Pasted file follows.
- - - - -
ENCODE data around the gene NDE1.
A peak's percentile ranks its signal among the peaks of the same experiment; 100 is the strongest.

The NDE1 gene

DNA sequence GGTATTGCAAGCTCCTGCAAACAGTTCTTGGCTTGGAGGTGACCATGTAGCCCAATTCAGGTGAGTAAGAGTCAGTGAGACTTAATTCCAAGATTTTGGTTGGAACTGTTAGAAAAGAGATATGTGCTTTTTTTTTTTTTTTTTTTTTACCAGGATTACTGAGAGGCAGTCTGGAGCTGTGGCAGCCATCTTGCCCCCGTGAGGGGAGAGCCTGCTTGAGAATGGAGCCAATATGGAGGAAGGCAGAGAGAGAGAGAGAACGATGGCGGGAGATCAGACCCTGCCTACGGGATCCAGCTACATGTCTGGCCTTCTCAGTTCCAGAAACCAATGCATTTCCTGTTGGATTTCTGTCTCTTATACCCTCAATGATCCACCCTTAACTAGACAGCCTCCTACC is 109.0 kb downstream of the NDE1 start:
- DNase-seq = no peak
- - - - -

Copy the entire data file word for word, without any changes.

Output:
ENCODE data around the gene NDE1.
A peak's percentile ranks its signal among the peaks of the same experiment; 100 is the strongest.

The NDE1 gene

DNA sequence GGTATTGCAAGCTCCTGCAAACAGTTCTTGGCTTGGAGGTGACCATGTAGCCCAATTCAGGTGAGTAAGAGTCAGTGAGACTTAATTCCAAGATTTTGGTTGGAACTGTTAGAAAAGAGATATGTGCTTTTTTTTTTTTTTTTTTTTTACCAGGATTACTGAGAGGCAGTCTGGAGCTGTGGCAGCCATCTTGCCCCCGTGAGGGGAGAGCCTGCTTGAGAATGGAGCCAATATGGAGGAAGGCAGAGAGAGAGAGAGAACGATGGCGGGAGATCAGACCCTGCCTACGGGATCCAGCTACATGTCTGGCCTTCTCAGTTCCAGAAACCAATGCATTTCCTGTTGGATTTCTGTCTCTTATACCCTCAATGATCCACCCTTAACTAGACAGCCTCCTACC is 109.0 kb downstream of the NDE1 start:
- DNase-seq = no peak